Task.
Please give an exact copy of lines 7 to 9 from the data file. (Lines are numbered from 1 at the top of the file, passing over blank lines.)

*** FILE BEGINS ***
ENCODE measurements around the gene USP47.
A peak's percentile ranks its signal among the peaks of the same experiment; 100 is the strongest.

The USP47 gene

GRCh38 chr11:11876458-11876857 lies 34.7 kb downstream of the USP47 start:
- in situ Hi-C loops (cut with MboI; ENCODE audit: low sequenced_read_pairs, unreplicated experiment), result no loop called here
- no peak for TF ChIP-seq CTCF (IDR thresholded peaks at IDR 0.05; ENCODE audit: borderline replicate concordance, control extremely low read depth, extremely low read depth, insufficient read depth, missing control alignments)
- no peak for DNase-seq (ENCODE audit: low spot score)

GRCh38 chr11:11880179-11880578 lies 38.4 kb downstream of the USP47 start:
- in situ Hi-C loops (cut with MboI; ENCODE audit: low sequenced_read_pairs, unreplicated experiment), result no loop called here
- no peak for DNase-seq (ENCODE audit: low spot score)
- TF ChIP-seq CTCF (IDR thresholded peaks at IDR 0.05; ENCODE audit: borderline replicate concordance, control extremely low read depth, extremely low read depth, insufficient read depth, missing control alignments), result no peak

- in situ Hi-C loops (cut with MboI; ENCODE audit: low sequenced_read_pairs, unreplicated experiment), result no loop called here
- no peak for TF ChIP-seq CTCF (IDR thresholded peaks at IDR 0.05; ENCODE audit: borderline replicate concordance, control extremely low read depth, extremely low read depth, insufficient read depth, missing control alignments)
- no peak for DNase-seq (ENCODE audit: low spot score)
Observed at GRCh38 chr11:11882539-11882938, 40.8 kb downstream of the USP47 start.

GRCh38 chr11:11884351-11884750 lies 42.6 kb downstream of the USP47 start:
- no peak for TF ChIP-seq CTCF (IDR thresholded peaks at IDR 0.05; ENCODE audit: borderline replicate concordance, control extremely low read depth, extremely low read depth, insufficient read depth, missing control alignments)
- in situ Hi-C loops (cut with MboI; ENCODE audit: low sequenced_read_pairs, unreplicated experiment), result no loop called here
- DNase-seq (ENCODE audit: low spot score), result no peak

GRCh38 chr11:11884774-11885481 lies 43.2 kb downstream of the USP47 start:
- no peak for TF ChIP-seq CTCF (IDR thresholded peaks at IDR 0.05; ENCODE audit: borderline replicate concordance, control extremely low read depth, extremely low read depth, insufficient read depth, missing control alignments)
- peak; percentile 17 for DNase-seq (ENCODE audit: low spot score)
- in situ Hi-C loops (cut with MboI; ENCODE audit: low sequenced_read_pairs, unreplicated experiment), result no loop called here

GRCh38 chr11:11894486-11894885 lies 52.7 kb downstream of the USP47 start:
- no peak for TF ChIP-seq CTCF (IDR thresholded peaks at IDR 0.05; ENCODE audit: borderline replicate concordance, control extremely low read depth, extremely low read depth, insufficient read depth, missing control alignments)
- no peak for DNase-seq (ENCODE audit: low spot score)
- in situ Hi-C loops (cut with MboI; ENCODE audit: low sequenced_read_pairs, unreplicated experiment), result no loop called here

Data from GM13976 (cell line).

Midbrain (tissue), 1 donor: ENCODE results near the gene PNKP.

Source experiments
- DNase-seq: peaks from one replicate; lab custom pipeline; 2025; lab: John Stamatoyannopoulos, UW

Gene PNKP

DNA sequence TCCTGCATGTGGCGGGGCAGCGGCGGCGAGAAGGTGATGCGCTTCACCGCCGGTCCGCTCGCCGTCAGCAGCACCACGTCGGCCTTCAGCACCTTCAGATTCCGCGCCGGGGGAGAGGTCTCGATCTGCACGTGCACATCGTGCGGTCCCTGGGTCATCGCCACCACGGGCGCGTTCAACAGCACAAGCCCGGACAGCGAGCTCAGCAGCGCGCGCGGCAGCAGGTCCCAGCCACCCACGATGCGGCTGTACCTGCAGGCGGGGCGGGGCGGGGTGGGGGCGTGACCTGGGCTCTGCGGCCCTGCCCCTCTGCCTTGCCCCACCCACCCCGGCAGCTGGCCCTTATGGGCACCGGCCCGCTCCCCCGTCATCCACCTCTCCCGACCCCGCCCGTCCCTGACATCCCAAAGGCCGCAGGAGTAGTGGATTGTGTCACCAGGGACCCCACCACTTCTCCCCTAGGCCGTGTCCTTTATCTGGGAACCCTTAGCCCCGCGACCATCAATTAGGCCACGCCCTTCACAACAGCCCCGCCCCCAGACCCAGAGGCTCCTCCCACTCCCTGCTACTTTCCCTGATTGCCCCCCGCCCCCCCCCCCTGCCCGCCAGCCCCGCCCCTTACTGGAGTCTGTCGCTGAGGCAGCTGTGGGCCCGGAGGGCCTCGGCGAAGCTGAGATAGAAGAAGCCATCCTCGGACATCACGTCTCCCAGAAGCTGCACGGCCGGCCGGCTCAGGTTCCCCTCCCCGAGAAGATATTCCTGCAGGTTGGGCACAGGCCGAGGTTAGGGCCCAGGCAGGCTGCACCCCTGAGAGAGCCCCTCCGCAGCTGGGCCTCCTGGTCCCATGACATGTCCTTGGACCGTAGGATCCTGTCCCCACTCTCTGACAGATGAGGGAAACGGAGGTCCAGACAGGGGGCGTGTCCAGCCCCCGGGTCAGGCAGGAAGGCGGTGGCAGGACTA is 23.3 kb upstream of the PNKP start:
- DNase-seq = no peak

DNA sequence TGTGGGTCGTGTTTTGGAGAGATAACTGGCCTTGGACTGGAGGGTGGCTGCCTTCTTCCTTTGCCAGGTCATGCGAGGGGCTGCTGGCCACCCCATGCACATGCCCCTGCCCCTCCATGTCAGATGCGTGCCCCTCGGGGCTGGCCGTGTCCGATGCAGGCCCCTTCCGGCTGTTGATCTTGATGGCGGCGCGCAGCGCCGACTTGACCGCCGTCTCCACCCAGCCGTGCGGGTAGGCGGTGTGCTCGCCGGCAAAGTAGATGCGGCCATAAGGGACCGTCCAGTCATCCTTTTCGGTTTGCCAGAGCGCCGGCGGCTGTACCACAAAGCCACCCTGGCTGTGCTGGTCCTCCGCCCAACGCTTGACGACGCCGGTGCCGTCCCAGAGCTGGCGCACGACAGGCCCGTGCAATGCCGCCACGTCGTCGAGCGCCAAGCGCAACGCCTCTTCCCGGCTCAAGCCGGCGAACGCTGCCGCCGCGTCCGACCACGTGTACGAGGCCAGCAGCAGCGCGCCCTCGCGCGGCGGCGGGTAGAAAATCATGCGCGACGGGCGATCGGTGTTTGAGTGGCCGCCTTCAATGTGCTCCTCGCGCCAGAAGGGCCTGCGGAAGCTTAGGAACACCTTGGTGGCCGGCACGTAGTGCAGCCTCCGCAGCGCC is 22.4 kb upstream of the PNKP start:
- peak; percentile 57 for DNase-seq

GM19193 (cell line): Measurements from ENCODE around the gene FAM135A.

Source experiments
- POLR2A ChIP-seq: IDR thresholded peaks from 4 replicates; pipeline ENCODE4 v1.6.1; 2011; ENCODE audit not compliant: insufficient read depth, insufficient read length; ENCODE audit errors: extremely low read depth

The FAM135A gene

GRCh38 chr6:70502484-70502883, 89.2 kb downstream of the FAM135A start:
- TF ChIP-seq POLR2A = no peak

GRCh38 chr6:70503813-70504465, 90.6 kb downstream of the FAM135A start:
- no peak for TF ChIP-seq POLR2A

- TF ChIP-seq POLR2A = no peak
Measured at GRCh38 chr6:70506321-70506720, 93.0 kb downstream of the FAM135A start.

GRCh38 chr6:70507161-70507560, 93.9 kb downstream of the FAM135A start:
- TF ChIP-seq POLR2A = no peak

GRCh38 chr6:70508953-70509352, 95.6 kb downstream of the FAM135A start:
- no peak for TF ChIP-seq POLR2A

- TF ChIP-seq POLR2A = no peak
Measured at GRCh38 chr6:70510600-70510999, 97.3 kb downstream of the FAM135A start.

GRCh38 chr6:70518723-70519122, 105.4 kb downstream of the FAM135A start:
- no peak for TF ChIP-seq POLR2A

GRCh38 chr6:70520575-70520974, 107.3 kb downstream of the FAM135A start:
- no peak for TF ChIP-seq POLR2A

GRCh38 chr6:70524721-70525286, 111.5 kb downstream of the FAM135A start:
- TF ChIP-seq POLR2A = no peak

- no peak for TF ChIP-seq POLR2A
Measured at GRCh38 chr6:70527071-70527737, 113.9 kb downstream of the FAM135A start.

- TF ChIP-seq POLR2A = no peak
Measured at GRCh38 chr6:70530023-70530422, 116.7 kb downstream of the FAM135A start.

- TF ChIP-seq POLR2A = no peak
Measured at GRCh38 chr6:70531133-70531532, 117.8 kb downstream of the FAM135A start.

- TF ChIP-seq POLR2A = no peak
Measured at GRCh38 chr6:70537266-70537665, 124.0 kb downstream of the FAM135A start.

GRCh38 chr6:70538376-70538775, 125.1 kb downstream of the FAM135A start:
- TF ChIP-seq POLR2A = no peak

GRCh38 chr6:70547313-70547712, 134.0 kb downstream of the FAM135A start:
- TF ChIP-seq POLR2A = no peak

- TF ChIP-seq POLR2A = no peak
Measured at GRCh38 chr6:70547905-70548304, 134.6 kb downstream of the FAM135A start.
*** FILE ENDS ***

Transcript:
- no peak for DNase-seq (ENCODE audit: low spot score)

GRCh38 chr11:11880179-11880578 lies 38.4 kb downstream of the USP47 start:
- in situ Hi-C loops (cut with MboI; ENCODE audit: low sequenced_read_pairs, unreplicated experiment), result no loop called here